If you’re learning how to play guitar, there’s nothing more satisfying than learning a song.
Whether you’re gorging on free YouTube tutorials, or subscribed to one of the best online guitar schools, the first couple of songs you learn will stay with you for the rest of your life.
It has with me at least, one of my first was the Beatles’ Blackbird which I’ve dug out below – played in my back garden with genuine birds singing in the background!
Don’t make the mistake I made and try and learn Blackbird! It was way too hard.
If you try tunes that are too hard, you’ll get frustrated and give up before you’ve barely started (like I nearly did).
Start with easy songs. The ones with two, three or maximum four chords are the best.
Here are some of the best:
Table of Contents
- Breakfast at Tiffany’s – Deep Blue Something
- Sweet Home Alabama – Lynyrd Skynyrd
- Stand By Me – Ben E. King
- The Joker – The Steve Miller Band
- Horse With No Name – America
- Get Lucky – Daft Punk ft. Pharrell Williams & Nile Rodgers
- Shake It Off – Taylor Swift
- Pompeii – Bastille
- Knockin’ on Heavens Door – Bob Dylan
Breakfast at Tiffany’s – Deep Blue Something
We’re going to start with a simple three-chord song called Breakfast at Tiffany’s. The great thing about this one is you play the same three chords for the verse, then just switch the order for the chorus, making it super easy to play.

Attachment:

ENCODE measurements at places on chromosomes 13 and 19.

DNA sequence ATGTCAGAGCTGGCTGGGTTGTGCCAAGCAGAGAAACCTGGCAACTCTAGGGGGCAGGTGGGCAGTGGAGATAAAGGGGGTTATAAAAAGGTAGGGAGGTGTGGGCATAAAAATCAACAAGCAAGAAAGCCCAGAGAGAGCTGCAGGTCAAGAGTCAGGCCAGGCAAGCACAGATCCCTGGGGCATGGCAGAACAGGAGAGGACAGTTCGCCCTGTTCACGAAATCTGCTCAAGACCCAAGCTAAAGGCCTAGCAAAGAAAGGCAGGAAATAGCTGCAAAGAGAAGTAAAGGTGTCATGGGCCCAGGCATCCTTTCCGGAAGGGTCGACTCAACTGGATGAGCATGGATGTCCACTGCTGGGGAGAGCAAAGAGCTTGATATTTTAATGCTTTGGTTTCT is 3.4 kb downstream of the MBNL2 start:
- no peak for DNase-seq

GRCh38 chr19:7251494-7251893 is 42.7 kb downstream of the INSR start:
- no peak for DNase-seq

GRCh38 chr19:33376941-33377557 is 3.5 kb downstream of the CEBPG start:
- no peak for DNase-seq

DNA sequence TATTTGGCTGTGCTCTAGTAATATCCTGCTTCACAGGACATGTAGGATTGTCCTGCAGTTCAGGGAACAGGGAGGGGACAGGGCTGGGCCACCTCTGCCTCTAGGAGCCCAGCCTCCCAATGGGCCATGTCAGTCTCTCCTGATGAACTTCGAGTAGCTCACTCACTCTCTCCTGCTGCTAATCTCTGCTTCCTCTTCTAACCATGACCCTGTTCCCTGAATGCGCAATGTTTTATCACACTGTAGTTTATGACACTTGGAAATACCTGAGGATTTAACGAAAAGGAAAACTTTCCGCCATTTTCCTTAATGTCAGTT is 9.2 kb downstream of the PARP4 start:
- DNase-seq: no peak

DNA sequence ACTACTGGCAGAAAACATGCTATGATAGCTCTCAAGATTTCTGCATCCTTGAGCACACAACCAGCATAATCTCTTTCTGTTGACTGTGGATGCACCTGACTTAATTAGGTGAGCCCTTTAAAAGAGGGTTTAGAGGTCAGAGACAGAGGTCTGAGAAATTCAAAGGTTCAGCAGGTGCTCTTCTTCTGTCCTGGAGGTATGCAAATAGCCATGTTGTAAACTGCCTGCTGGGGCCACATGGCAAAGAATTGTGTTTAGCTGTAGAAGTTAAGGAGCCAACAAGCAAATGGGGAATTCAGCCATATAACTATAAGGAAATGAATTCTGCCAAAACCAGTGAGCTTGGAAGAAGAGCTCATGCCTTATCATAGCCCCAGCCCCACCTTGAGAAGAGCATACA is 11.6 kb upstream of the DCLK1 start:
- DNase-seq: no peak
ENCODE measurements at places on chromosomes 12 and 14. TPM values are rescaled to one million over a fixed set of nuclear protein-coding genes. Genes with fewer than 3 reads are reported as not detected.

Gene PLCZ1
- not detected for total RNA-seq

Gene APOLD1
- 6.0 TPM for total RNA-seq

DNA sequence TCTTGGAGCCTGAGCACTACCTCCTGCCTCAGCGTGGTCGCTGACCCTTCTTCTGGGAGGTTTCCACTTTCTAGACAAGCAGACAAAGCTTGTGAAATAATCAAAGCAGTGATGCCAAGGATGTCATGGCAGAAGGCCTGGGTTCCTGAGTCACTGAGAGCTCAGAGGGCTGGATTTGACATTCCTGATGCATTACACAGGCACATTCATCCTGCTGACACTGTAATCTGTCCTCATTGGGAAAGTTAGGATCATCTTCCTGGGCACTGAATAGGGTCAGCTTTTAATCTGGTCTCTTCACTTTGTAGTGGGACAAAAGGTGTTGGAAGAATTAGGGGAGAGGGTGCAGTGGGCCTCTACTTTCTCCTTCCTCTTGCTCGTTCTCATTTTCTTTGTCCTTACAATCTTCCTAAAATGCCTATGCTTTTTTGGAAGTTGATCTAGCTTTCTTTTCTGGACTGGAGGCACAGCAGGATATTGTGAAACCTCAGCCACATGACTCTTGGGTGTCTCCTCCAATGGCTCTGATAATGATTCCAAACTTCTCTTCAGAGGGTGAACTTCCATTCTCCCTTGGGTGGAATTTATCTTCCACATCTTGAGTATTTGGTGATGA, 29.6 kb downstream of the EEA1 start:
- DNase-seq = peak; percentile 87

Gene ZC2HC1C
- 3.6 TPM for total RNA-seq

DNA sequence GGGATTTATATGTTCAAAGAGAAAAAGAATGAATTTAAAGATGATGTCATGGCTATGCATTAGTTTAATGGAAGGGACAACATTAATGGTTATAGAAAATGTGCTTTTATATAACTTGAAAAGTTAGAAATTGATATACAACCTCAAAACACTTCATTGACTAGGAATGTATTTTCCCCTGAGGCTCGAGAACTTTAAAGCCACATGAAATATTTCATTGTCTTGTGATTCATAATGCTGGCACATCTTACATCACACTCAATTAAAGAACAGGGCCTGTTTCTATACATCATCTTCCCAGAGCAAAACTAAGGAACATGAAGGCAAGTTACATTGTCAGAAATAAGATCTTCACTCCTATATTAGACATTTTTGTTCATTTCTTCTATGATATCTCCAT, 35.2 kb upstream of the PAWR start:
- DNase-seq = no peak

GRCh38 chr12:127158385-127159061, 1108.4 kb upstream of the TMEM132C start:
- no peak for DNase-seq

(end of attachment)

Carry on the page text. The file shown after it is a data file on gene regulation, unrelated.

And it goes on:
Have a quick listen to familiarise yourself with it.
So the verse goes like this, D – G – A:
When you get to the chorus, just switch the final two chords, D – G – A:
That was easy, wasn’t it!
Sweet Home Alabama – Lynyrd Skynyrd
Next, we’re going to introduce a new chord, the C.
First, take a listen:
Here’s how you play it:
Stand By Me – Ben E. King
Here’s another classic using a simple four-chord progression. Check out this INCREDIBLE version:
To play it, just hit these four chords and you’re good:
The Joker – The Steve Miller Band
Another super simple on from the Steve Miller band, you’d be hard-pressed to find someone who hadn’t heard this song already.
The verse goes like this:
Then the chorus is the same chords, in a slightly different order:
Horse With No Name – America
Three chords too much for you, how about two? The chart-topper Horse With No Name is as simple as it gets.
Here’s how it sounds:
Here’s how you play it – you can’t get easier than this:
Get Lucky – Daft Punk ft. Pharrell Williams & Nile Rodgers
Let’s get our funk on with this modern classic, Get Lucky.
Here’s the progression:
Shake It Off – Taylor Swift
Staying with modern stuff, here’s another super straight-forward tune.
Pompeii – Bastille
Here’s one from UK indie rockers Bastille. Take a quick listen:
You can play this in open tuning, but it’s better with a capo at the 2nd fret. If you’re not sure what a capo is, or you want to buy a capo, check out our review.
Play all four chords throughout the entire song. Easy!
Knockin’ on Heavens Door – Bob Dylan
Another simple song that any beginner guitarist ought to know is Bob Dylans Knockin’ on Heavens Door. You may be more familiar with Guns & Roses version. Either way, it’s the same song.
It goes G – D – A minor, the G – D again, but add a C instead of the A minor.
This list should give you plenty to work on 🙂
If you’re wondering how to solo over one of these tracks but not sure what key it’s in, check out our song key finder tool which will help you identify the key it’s in.